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Rabid Baits' Rabid Craw

Rabid Baits' Rabid Craw
A St. Lawrence Rabid Craw.

Since the late 1970s, a soft-plastic crayfish has played a critical role in the repertoire of Midwest finesse anglers.

The first one was the Guido Bug, which Dion Hibdon of Versailles, Missouri, crafted for his school’s science project in 1977. Shortly after Dion created the first one, it was modified a tad, and several members of his family began handcrafting scores of them. And the late and great Guido Hibdon, who was Dion’s father and one of the forefathers of Midwest finesse fishing, gradually introduced it to the angling world during his days as a stellar fishing guide and a spectacular bass-tournament angler.

The Hibdons discovered that it was categorically impossible and unnecessary to create a soft-plastic lure that possesses all of the anatomical features of a real crayfish. Therefore, the Guido Bug was an abstract rendition of a crayfish.

Since those formative years of Midwest finesse fishing, untold numbers of fishing-tackle manufacturers have created a variety of soft-plastic crayfish for power and finesse anglers to use. And even the most elaborate ones do not exhibit all of the anatomical features of a real crayfish.

Rabid Baits of Poultney, Vermont, has recently created an artful and delicate soft-plastic crayfish. It is called the Rabid Craw, which the folks at Rabid Baits describe as being “the ultimate ned rig” or Midwest finesse rig.

We talked Bob Scott Jr, who is one of Rabid Baits’ three owners, about the Rabid Craw, and he mailed us some samples to work with and examine.

Here is what we discovered about it.

Straightaway, what radically differentiates the Rabid Craw in our eyes from the other soft-plastic crayfish is its chela. The chela is what anglers call a claw, and it is located at the end of the cheliped, which is the appendage that extends from the front of the crayfish’s thorax. Some anatomists have described the cheliped as a walking leg. The Rabid Craw’s two chelae or claws consist of delicate nuggets of rabbit fur rather than a soft-plastic rendition of a crayfish’s claws. And the folks at Rabid Baits note that these fur claws exhibit unique and alluring pulsations.

Rabid Claw is advertised as being three inches long. But our measurements, which include the lengths of the two rabbit-fur chelae, indicate that it is 3 ½ inches long.

Its abdomen is thirteen-sixteenths of an inch long. Its dorsal and ventral areas are identical. It has five tergums or segments, and they are cylinder shaped. The epidermis of each tergum is smooth.

The first tergum, which is adjacent to the junction of the abdomen and cephalothorax, has a width of three-eighths of an inch and a circumference of 1 1/8 inches.

The dimensions of the other four tergums or segments become slightly larger as they progress to the end of the abdomen.


The fifth or last tergum has a width of seven-sixteenths of an inch and a circumference of 1 3/8 inches. The tip of this tergum is flat, and it has a slight indentation, which is where Midwest finesse anglers will insert the hook and bait keeper of a mushroom-style jig.

Thus, it needs to be noted that the Rabid Craw’s abdomen is devoid of the telson and uropods that adorn the abdomen of a real crayfish.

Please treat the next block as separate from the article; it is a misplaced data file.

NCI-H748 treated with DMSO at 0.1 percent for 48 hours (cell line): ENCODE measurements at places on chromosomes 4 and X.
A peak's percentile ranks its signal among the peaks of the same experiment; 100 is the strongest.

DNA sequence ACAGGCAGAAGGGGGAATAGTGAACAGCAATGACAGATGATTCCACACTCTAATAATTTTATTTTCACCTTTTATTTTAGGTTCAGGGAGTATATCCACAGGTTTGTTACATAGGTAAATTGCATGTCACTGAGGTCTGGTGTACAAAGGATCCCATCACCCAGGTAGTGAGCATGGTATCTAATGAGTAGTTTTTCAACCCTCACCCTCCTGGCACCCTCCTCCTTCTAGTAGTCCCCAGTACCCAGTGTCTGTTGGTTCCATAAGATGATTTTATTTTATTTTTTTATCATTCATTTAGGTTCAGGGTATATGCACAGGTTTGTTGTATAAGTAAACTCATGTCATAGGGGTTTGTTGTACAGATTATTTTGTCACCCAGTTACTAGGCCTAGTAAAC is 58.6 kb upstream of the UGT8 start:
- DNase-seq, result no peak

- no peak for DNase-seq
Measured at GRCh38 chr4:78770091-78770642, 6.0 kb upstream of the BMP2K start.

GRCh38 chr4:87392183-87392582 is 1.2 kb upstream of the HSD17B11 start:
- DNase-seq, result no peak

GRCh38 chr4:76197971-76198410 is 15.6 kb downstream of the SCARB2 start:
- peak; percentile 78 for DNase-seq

The cephalothorax, which includes it head and thorax, is 1 1/8 inches long. Radiating from each side of the thorax are four tiny walking legs and the cheliped and its chela. The biggest of the four tiny walking leg is one-half on an inch long, and the shortest is three-sixteenths of an inch long. The distance from the side of the thorax to the tip of the chela or rabbit fur is 2 1/16 inches. The rabbit fur is hand tied and embedded into the cheliped. The rabbit fur is 1 ½ inches long.

The dorsal area of the of the cephalothorax is endowed with two tiny eyes and an abstract rendition of a rostrum. It doesn’t possess the cephalic groove of a real crayfish. Therefore, its epidermis is smooth.

The cephalothorax’s ventral area is endowed with a V-shaped indentation that is about five-eighths of an inch long and about a quarter of an inch wide at its widest spot. Each side of the V-shaped indentation is adorned with three segments that form a ridge.

At the cephalothorax’s widest spot, it is seven-sixteenths of an inch wide with a circumference of 1 ½ inches, and this area is situated at about three-quarters of an inch from the tip of Rabid Craw’s head.

The head is devoid of the four antennae that embellish a real crayfish. But when the rabbit fur on the Rabid Craw’s chelipeds undulate and quiver, the tremblings and flutterings of the antennae are not missed in our human eyes.

It is manufactured in the following hues: Black and Blue, Green Pumpkin Black, Monster Red, Mossy Blue, St. Lawrence, and Sexy Craw.

A package of four costs $5.99.


  1. Here is a link to Rabid Baits’ website:
  2. Midwest finesse anglers will affix the Rabid Craw to a small mushroom-style jig with an exposed hook. The jigs will range in size from as small as 1/64-ounce to as large as 3/32-ounce. They will present this rig to their black-bass quarries by using all six of the standard Midwest finesse retrieves or slight variations of those retrieves. Here is the link to our Midwest Finesse column that explains how to execute those retrieves:
  3. In the weeks to come, we will publish gear guides about the Darter and Goby.
  4. Here is the link to our Midwest Finesse gear guide about Rabid Bait’s Shaker Worm:

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